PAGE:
~/git/website.git/hooks$ nano post-receive

Once nano is running, you can start typing away. Type in (or copy and paste) the following, and once you’ve done that, press Ctrl+X to exit. You’ll be asked if you want to save the file, and you’ll need to type “Y” and hit Enter. Hit Enter again to confirm that you want to save. GIT_WORK_TREE and GIT_DIR are environment variables that git references. By setting your public_html folder as the work tree, git knows to store the most up-to-date files there, and when git checkout -f is run, git uses the information you’ve pushed to the repo on the server to update the files in the work tree. Depending on your exact server setup, you may need to change the paths in the export commands below.

export GIT_WORK_TREE=~/public_html/  
export GIT_DIR=~/git/website.git/  
git checkout -f

Once you’ve saved the post-receive script, you need to make sure it has execute permissions. Make sure you’re still in the directory where your post-receive script is located, and run the following chmod command (for “change mode”).

~$ chmod -x post-receive

Before you can push your local repo to the server, you need to set it as a remote repo in your local setup.

4. Make the server repo a remote repo for your local repo

Now that you have a local repo and have set up a bare repo on the server (including the post-receive hook), you need to tell Git where to push your local repo to. This is done with the git remote command. In your terminal application, navigate to your local website directory. To add a remote repo, use the following syntax: git remote add <name> <url>, where <name> is the name you’d like to use to refer to the remote repo and <url> is the location of your server space (probably including your user name, the server name, and the directory in your server space where you set up the bare repo). If I want to call the remote repo ucsc, if my user name is user, and if I’m setting this up on UCSC’s Unix servers, I’d issue the following command. Once you’ve run this, you can run git remote -v to make sure you added the remote repo successfully.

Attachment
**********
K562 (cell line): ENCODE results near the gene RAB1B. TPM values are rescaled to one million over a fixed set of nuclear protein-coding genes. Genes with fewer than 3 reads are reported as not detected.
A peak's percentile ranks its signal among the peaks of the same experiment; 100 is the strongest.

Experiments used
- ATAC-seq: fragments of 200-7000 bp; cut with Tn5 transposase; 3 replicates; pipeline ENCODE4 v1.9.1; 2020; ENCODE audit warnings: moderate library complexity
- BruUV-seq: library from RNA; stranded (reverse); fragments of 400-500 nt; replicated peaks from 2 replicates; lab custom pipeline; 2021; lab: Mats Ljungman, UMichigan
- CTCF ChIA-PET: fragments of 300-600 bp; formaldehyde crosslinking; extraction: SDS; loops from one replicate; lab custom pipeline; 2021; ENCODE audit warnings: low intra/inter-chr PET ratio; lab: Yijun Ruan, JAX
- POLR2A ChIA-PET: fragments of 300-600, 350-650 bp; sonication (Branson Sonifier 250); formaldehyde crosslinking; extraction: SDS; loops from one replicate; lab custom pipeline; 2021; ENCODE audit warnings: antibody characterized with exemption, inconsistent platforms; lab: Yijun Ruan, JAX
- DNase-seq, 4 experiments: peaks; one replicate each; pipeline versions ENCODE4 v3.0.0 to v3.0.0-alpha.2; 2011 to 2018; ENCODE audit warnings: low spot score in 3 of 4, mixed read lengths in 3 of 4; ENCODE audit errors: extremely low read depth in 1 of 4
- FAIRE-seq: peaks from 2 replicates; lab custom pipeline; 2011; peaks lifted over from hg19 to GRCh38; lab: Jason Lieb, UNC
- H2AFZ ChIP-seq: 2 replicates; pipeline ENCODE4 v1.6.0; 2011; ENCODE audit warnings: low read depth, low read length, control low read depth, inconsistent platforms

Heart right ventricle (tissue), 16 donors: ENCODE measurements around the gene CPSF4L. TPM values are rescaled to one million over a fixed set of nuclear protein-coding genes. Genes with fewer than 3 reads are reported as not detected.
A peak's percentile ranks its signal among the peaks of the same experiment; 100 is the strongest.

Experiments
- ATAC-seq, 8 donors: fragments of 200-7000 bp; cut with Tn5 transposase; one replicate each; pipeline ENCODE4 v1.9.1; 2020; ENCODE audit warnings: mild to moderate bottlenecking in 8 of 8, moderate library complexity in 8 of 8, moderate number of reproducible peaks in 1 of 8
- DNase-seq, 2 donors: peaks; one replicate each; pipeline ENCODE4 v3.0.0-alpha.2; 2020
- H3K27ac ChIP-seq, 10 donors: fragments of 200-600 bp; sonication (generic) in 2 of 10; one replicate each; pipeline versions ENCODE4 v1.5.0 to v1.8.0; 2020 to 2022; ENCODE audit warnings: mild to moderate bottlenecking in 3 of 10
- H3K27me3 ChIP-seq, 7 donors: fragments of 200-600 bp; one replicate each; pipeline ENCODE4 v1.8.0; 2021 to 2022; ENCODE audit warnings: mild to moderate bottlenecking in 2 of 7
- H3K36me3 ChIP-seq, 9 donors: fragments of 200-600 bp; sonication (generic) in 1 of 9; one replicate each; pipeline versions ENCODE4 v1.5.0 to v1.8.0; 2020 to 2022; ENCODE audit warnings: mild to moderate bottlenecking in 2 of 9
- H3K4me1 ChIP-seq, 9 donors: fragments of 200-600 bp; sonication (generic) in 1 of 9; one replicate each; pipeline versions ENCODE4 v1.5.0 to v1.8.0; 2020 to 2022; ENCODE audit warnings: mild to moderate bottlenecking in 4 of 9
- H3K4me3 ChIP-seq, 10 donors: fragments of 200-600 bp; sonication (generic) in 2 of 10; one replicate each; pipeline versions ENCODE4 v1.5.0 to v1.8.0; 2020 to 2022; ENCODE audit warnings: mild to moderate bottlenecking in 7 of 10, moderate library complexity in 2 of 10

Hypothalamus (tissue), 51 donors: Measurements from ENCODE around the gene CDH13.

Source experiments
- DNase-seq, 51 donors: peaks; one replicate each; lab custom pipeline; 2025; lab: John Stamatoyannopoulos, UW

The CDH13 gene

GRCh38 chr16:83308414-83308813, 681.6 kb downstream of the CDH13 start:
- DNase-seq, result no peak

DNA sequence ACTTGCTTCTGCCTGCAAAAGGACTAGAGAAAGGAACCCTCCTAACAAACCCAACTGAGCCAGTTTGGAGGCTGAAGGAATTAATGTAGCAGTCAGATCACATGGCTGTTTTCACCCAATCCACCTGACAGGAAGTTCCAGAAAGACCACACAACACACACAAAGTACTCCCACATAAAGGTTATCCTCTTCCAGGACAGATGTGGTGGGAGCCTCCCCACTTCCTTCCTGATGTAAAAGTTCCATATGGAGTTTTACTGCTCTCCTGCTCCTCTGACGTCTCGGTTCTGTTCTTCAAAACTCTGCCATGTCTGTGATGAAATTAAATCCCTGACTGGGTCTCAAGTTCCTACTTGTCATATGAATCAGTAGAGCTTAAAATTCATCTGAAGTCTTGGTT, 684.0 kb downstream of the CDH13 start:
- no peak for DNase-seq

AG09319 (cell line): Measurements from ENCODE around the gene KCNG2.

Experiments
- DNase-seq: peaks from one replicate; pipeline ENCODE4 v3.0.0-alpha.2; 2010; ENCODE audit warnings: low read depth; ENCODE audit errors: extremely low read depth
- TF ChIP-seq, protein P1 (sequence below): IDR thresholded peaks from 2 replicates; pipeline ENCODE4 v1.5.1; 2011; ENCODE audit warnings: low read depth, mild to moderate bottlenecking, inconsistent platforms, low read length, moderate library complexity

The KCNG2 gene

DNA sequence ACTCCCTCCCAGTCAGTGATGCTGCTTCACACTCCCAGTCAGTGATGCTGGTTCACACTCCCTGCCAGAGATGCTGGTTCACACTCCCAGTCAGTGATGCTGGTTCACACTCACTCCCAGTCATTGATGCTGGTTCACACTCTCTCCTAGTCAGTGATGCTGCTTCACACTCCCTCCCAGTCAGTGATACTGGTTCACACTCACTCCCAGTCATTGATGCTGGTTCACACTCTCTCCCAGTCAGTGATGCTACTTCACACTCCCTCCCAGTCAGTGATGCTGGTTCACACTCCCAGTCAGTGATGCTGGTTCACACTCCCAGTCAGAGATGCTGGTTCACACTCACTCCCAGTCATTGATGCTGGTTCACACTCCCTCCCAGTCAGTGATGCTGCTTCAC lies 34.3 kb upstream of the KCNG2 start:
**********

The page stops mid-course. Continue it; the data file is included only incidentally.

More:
~/website$ git remote add ucsc user@sftp.ic.ucsc.edu:~/git/website.git

Now you should be ready to push to the remote repo.

5. Push your local website repo to the remote repo

If you’ve followed all the steps above, you should be able to push your local repo to the remote repo, and the post-receive hook you set up on the server side should put your website files in the public_html folder. Since you already staged and committed your website files to your local repo (using add and commit, respectively), all you need to do is enter a push command. To complete the push, you may have to say “yes” to storing a key, and enter the password you used to ssh into the server earlier. In the command below, I’ve used “ucsc” because that’s what I named my remote, and I’ve used “master” because this is the default branch name in git.

~/website$ git push -u ucsc master

That’s it! Now, whenever you need to update your website, all you have to do is edit whatever files you need to edit, save them, and then stage, commit, and push those changes. You can use your commit message to make a note to yourself about what exactly you changed in your files.

~/website$ git add --all  
~/website$ git commit -m "Updated xyz"  
~/website$ git push -u ucsc master